The Secretary counters by first arguing that any cost of living increase, if at all justified, must be calculated from 1985, when Congress reenacted the EAJA, and not 1981. This issue, essentially one of statutory interpretation, has recently been settled in this Circuit. In Allen v. Bowen, 821 F.2d 963 (3d Cir. 1987), the Court of Appeals elected to "join those courts which have read [the EAJA reenactment] as intending to have the cost of living adjustment to the $ 75.00 an hour rate measured from 1981." 821 F.2d at 967. As the Court in Allen re-emphasized, this Circuit has expressly approved the Consumer Price Index ("CPI") for use in calculating cost of living adjustments under the EAJA. Id. at 967-68, citing Natural Resources Defense Council v. Environmental Protection Agency, 703 F.2d 700, 713 (3d Cir. 1983). Therefore, plaintiff's calculations from the CPI, which reveal an inflation ratio of 1.2037 from 1981 through June 1986, should be applied to the $ 75.00 statutory rate to insure that plaintiff's justifiable attorneys fees are not diminished by the force of inflation. Accordingly, plaintiff's request for a $ 90.00 hourly rate for attorneys Levin and Yaskin will be granted.

 The more thorny issue this motion presents is whether the plaintiff deserves an additional $ 5.00 per hour for the services of Attorney Yaskin. Plaintiff avers, by several affidavits, that the fee enhancement is necessary here because there are few attorneys in this region with the requisite wherewithal and expertise to pursue a denial of Social Security benefits to the level of federal appellate review. The Secretary argues that plaintiff has failed to adequately prove that such a lack of lawyers exists, and submits a relatively lengthy list of attorneys engaged in Social Security law work, purportedly to show that opportunities abound for plaintiffs who seek to engage counsel to undertake an appellate challenge of their disability cases.

 While we recognize that the amount in dispute amounts to only five additional dollars per hour, we are mindful of the Court of Appeals' observation in Allen, that "although the amount involved . . . is small, the issue of statutory interpretation is of considerable significance to legal services organizations [and private attorneys] which represent claimants against federal agencies." Id. at 964.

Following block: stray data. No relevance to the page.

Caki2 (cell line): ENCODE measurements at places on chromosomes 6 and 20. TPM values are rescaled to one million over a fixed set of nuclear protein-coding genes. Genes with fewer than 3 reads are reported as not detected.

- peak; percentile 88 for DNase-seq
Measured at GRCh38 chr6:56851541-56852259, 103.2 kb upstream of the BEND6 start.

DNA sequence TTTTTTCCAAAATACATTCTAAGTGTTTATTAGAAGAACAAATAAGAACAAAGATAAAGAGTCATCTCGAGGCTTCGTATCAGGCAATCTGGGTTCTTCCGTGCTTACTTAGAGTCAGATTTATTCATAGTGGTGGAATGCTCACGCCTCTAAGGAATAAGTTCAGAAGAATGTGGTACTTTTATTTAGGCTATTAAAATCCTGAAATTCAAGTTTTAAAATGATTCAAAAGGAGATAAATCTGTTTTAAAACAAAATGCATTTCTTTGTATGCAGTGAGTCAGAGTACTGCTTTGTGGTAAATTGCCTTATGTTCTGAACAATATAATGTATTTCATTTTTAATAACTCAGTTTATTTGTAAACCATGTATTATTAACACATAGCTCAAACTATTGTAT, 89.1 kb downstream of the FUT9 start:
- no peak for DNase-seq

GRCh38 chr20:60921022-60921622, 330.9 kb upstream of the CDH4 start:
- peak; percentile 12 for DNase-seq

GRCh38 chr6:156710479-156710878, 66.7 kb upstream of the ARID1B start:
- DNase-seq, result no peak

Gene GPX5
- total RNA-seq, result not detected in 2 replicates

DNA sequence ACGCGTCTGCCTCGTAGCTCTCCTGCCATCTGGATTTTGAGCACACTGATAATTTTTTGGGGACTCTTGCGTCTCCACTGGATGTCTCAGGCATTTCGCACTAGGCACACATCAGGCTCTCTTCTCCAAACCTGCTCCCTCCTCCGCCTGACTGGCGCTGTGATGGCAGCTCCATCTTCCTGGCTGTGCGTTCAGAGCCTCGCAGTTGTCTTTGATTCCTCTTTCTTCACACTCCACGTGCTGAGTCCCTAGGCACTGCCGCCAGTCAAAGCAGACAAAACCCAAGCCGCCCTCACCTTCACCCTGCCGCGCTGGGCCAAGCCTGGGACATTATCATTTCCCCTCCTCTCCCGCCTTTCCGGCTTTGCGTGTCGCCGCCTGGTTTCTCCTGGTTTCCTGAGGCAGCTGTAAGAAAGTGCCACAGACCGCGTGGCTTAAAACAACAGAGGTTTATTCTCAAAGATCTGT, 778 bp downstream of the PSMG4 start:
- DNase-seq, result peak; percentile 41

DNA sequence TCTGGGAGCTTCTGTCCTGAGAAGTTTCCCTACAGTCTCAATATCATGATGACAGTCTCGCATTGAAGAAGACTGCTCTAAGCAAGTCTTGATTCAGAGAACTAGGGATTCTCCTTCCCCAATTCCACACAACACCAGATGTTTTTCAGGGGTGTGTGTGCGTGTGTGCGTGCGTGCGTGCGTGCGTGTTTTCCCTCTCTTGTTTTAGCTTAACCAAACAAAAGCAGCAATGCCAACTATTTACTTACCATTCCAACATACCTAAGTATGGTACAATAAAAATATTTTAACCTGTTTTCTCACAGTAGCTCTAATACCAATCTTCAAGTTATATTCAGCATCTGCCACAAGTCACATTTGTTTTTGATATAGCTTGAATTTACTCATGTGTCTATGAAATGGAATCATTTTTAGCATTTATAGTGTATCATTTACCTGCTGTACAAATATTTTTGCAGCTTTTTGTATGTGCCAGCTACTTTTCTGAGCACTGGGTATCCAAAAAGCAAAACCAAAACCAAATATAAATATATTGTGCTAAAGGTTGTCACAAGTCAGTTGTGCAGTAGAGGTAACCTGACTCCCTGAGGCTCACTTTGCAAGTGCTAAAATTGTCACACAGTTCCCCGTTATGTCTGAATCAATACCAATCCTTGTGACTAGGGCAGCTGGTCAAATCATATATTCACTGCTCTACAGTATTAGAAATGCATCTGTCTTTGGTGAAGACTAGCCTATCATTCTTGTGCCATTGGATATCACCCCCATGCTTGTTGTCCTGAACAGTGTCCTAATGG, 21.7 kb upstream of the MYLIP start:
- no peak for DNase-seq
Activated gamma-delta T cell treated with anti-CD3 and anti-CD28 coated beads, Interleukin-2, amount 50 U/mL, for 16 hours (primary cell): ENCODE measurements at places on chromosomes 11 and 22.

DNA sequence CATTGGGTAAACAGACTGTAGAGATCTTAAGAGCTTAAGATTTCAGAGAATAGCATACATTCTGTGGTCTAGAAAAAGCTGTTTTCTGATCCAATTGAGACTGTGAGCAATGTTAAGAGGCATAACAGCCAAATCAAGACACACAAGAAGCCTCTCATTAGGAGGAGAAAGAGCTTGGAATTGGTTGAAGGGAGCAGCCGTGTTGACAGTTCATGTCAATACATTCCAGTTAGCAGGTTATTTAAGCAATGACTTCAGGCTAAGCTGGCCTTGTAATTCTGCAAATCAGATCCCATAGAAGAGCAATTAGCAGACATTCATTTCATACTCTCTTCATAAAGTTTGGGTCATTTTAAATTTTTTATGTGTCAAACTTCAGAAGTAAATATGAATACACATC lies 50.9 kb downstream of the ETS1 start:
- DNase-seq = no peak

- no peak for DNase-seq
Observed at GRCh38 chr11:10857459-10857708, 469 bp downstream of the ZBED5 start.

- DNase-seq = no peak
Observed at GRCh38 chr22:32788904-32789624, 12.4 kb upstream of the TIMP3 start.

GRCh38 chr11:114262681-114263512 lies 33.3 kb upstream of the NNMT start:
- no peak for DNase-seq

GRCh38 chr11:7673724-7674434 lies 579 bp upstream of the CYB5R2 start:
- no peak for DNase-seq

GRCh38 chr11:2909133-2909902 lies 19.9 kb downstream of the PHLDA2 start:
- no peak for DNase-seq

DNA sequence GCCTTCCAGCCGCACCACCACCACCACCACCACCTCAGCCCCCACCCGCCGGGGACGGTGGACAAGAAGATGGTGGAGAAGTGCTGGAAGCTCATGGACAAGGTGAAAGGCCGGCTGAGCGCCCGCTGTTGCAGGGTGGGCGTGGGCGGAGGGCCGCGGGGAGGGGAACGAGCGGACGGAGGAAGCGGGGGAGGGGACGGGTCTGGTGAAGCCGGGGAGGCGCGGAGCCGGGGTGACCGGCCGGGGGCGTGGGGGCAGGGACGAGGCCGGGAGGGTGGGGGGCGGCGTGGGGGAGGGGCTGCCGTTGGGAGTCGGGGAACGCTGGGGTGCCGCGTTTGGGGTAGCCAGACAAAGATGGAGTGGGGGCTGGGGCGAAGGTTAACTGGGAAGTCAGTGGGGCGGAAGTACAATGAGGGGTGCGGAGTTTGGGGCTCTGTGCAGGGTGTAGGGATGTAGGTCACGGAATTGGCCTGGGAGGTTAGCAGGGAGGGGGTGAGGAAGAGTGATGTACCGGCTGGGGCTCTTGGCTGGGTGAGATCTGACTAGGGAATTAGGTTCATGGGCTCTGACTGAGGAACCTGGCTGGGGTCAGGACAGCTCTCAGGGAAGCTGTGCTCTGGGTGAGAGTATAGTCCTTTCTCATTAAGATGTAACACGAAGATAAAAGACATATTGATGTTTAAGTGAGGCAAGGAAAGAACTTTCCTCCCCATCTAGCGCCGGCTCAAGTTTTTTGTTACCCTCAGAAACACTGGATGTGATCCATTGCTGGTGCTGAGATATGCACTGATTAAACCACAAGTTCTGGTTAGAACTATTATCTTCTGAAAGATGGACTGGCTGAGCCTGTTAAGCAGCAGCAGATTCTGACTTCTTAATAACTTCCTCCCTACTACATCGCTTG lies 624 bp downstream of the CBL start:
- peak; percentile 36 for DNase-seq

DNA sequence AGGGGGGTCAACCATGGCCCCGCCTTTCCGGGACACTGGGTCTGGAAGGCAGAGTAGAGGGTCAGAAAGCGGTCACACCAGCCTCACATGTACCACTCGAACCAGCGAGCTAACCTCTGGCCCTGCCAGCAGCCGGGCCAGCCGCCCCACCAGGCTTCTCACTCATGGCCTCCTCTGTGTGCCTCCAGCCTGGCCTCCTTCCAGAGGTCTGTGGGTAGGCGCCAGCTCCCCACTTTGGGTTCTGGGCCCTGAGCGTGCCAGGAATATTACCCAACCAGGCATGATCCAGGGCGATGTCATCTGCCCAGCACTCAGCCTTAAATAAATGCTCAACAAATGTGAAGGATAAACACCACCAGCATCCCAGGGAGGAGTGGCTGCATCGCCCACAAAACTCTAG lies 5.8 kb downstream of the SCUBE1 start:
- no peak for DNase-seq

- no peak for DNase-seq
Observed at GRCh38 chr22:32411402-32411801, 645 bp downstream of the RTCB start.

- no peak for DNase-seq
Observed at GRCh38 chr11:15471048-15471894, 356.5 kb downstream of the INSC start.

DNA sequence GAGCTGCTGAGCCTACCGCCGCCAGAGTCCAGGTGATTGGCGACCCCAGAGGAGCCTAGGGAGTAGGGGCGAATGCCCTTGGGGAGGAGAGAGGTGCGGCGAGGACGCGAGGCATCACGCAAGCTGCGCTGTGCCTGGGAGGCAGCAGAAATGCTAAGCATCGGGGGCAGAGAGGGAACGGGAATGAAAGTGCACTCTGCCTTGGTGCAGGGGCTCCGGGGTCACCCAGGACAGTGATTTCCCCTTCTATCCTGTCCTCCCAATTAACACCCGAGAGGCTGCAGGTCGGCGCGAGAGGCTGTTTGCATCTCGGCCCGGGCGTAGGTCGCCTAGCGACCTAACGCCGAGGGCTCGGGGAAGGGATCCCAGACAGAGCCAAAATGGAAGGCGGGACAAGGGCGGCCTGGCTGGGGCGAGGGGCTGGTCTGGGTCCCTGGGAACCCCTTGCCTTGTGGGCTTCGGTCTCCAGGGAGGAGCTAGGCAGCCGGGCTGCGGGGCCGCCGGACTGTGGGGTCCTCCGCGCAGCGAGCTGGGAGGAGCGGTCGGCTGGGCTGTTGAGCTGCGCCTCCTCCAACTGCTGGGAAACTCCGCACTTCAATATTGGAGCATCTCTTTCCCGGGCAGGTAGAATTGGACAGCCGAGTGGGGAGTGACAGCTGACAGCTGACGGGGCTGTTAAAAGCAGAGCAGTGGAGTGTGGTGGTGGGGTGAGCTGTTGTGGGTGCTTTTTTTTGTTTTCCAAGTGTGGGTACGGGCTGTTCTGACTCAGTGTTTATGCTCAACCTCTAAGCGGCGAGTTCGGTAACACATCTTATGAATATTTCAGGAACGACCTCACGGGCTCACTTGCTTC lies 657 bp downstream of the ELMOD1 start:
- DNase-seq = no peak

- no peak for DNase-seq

A "limited availability of qualified attorneys" is the only "special factor" specifically enumerated in the statute as justifying a higher fee than the $ 75.00 per hour limit. Evidence presented to support a finding of limited availability of attorneys must be "of a persuasive nature." Johnson v. Meese, 654 F. Supp. 270, 272 (E.D. Mich. 1987). While no court has developed a definitive test to determine what may constitute persuasive proof, the case law in this area provides some guidance.

 Where no evidence of limited availability other than the unsworn assertion of plaintiff's counsel has been submitted, courts have properly rejected a claim for fee enhancement under § 2412(d)(2)(A)(ii). Weakley v. Bowen, 803 F.2d 575, 579 (10th Cir. 1986); Vibra-Tech Engineers, Inc. v. United States, 787 F.2d 1416, 1420 (10th Cir. 1986); Action on Smoking and Health v. C.A.B., 233 U.S. App. D.C. 79, 724 F.2d 211, 218 (D.C. Cir. 1984); Johnson v. Meese, supra, 654 F. Supp. at 272. On the other hand, claims of limited availability supported by an affidavit, even if it be by plaintiff's counsel, have been found sufficient to sustain an enhanced fee award. Gavette v. Office of Personnel Management, 788 F.2d 753, 754 (Fed. Cir. 1986). In addition, courts have awarded additional fees under the EAJA limited availability provision upon a showing that counsel possessed a rare degree of expertise in the underlying proceedings. In Penny v. Heckler, 623 F. Supp. 1240, 1243 (E.D.N.Y. 1986) for example, the court awarded an attorney "experienced and expert" in Social Security disability law a fee enhancement in the amount of $ 125.00 per hour, in view of his "great skill and experience in this field." See also International Woodworkers of America Local 3-98 v. Donovan, 769 F.2d 1388, 1391 (9th Cir. 1985) (Counsel fees of $ 125 per hour awarded under EAJA for attorney due to "limited availability of counsel with the required expertise in the particular proceedings involved."); Hoopa Valley Tribe v. Watt, 569 F. Supp. 943 (N.D. Ca. 1983) (Limited number of attorneys well-versed in Indian Law justify counsel fees of $ 97.90 per hour).

 In the instant case, plaintiff's attorney has presented the court with his own certification and three separate affidavits of legal practitioners in the field, all supportive of the claim that there exists an extreme paucity of legal counsel in the Southern New Jersey area with any experience in taking a Social Security disability case to the Court of Appeals. See Cristaudo Aff. at paras. 5, 6; Bielen Aff. at para. 6; Levin Aff. at 4; Yaskin Supp. Certification at paras. 7, 8. These affidavits further aver that Mr. Yaskin is considered to be an expert in the area of Social Security disability law, and one of the rare practitioners in this field to have ever pursued an appeal to the Federal appellate level. Bielen Aff. at paras. 5, 7; Cristaudo Aff. at paras. 4, 6; Levin Aff. at para. 3.